Change is the only constant in life. Since we were founded back in 2008, Toronto Kenjutsu has changed its home a few times. It’s always a disruption, but there is always value in “shedding your skin”. Such moments give us a chance to think about what we really want to carry with us, what’s most important to us, and what we can afford to leave behind.
In 2016 Toronto Kenjutsu said goodbye to the Eight Branches Healing Centre, where we have been for seven years. Eight Branches is a beautiful space, with a lovely energy to it, but it was not really designed with Katori Shinto Ryu practice in mind. A small dojo, with potted plants and some beautiful wall decorations, was simply never going to be a great place to practice, especially with the longer weapons such as the bo and the naginata.
In the past few years, as more and more students have graduated to such weapons, the limits of the space started to cramp our style.
I am pleased to say we have found a new home.
Starting in November of 2016, Toronto Kenjutsu will be practicing at the dojo of Naka Ima Aikikai, run by Sensei Greg Angus. Greg Sensei has been very welcoming to our practice and with his enthusiasm, along with the wonderful warmth of all his students, we are looking forward to training in their beautiful dojo.
Our new schedule is similar to our old schedule:
Monday at 9:00 PM
Wednesday at 9:00 PM
We may add other times if the scheduling works out with Naka Ima. Fees are not changing — students who wish to practice join the Naka Ima dojo and are able to practice Aikido as well if they wish. We are very grateful to Greg Sensei and his group for accommodating us so readily.
Our hope as we begin this new phase in Toronto Kenjutsu’s life is that we will have brought along with us everything needed for proper practice and learning, and that maybe a few of our bad habits have been left behind. At the very least, we won’t have to check over our shoulders every time we pull the bo backwards!
I can remember very clearly having an enormous revelation while practicing at Sugino Dojo in Kawasaki, doing yoko-men strikes in time with a partner. It was a long time ago, but the realization remains burned into my memory. I realised that I was trying too hard.
Because what I remember is realizing that every time my sword came down, my partner’s would already be in position. I was coming in second every time.
Clearly I was starting too late, not paying attention or something. I told myself I had to start sooner, get a jump on them, so I could catch up. I had to try harder. More energy! More!
At which point I noticed that my sword was rising up first. I was starting well before them, and yet I was finishing after. How was this possible? I vowed to catch up.
Faster! Faster! Obviously I was going much too slowly, so I poured on all the energy I had. I’m sure I was panting and heaving away as I worked as hard as I could, flinging my sword around with all the speed and energy I could muster. Trying so very very hard.
At some point I sort of gave up and just tried to watch and see how they were doing this. And all I could deduce, in my breathless exhaustion, was that three things were undeniably true:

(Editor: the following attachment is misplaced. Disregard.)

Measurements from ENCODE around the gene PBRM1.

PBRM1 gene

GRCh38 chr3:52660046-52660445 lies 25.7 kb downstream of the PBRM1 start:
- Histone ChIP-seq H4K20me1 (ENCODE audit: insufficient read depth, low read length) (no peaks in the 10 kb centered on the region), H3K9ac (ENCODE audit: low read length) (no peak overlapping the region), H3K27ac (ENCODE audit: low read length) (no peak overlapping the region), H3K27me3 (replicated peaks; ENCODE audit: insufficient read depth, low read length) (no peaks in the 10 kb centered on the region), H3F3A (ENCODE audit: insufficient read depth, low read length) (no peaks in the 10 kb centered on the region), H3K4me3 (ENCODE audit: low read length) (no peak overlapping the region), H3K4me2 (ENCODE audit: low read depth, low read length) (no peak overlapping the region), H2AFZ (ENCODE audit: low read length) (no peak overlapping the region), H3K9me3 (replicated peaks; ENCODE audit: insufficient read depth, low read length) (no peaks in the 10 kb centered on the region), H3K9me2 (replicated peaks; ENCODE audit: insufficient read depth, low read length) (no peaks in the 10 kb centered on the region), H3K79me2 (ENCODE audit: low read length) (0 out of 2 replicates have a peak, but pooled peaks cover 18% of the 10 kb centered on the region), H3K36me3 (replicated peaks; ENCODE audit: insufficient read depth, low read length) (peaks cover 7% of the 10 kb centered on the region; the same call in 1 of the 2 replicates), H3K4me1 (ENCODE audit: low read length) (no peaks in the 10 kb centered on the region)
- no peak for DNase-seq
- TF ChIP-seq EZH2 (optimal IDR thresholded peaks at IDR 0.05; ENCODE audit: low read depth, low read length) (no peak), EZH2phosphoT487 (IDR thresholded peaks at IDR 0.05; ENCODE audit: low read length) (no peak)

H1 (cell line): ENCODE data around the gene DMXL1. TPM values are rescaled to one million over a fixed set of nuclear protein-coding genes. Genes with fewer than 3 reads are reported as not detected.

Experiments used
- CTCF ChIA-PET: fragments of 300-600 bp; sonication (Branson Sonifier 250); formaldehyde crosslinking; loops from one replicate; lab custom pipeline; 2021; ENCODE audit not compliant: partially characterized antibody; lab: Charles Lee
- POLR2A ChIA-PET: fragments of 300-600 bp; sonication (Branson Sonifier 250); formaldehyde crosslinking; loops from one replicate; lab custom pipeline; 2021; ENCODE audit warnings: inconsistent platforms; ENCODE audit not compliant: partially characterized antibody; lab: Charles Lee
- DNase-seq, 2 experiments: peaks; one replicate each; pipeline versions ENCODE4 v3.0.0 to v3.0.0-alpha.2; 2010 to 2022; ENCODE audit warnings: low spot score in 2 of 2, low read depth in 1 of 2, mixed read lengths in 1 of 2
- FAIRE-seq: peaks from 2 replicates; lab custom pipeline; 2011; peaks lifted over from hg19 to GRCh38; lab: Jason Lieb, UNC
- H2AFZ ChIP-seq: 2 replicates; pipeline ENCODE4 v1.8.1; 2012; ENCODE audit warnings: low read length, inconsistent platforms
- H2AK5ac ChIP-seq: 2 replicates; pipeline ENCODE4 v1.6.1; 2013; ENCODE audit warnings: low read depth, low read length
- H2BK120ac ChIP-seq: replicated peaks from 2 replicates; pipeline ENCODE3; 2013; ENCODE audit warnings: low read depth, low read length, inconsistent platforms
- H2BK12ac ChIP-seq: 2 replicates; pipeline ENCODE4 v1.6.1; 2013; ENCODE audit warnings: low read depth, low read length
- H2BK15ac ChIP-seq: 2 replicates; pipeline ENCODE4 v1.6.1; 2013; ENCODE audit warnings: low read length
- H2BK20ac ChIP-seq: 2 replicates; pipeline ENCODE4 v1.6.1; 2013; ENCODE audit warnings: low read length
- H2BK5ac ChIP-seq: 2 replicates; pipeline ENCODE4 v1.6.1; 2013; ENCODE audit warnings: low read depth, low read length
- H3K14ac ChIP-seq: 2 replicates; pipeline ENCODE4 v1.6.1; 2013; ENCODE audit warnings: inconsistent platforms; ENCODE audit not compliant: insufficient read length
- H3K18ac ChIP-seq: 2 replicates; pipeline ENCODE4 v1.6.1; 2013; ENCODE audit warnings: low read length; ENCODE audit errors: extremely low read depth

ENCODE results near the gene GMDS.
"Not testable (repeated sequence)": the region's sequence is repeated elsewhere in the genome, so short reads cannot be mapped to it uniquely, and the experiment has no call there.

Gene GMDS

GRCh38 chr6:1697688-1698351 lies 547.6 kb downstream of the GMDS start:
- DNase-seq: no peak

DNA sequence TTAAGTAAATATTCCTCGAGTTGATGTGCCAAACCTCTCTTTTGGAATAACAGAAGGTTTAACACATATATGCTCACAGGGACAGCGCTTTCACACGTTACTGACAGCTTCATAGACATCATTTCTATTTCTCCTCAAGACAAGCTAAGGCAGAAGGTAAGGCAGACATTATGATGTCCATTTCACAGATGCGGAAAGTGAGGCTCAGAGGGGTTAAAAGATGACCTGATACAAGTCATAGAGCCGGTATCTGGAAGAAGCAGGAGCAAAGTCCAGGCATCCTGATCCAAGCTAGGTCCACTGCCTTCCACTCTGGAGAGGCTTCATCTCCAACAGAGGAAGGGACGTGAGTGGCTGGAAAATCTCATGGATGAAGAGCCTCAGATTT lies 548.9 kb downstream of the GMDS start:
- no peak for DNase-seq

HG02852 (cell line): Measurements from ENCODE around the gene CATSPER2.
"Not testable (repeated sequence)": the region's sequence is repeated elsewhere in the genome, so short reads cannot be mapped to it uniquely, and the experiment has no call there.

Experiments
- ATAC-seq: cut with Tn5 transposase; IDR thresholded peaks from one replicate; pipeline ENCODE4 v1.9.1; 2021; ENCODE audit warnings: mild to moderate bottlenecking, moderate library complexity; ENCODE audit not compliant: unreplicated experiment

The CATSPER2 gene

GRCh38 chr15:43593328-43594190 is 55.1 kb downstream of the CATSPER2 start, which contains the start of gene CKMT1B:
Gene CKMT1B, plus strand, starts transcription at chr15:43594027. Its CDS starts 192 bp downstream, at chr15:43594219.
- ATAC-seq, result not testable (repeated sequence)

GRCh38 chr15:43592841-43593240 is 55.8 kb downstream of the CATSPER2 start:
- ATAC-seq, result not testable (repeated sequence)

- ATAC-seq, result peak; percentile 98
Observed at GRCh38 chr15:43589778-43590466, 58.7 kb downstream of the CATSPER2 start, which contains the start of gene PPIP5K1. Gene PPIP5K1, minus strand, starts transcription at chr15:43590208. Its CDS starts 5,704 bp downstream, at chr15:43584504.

Their sword began moving well after mine did.
They moved much more slowly than I did throughout.
Their sword finished well BEFORE mine.
I never really understood what was happening. It seemed impossible. But I can see it now happening to the new students at our dojo. When we practice our cuts, I can see that I start after them, I go slower, and I get to the finish before them. All I can tell them is that they’re trying too hard. Doing too much.
I think that so much of my learning in Katori has been about learning to do LESS. Less movement, less speed, less effort. When Sensei tells me to turn my hand, he doesn’t mean, “AND turn your elbow, and lift your shoulder, and twist your hips, and take a deep breath, and maybe jump half-way across the room.” He just means, “Turn your hand.” If I could just do the one thing he wants me to do, and not all that other stuff my body and my brain insist has to go along with it, I’d be much further along.
Learning to just do one thing at a time seems far more difficult to me than learning any particular technique.
But then I’m probably trying too hard.
Photo from Akira Kurosawa’s Seven Samurai. Obviously.
One of the most startling experiences I had at Sugino Dojo was being asked to perform the uke (senior) side of a kata for a new student, showing them the kirikomi side in the process. I had only just learned the uke side, and I assumed someone had made a terrible mistake. But I was assured, and then commanded, and so I did my best.
I don’t really remember how it went, but I remember the struggle to recall what kirikomi was supposed to do, while my body was doing the uke motions. It was as though the kirikomi, which I’d learned before the uke, had just completely flown out of my brain. I would just stand there, knowing I should tell the new student what to do, but utterly devoid of any notion what that should be.
Of course we were surrounded with senior students and instructors, so there was no danger of me leading the poor novice astray, and I am quite sure I learned a good deal more than he did in that practice.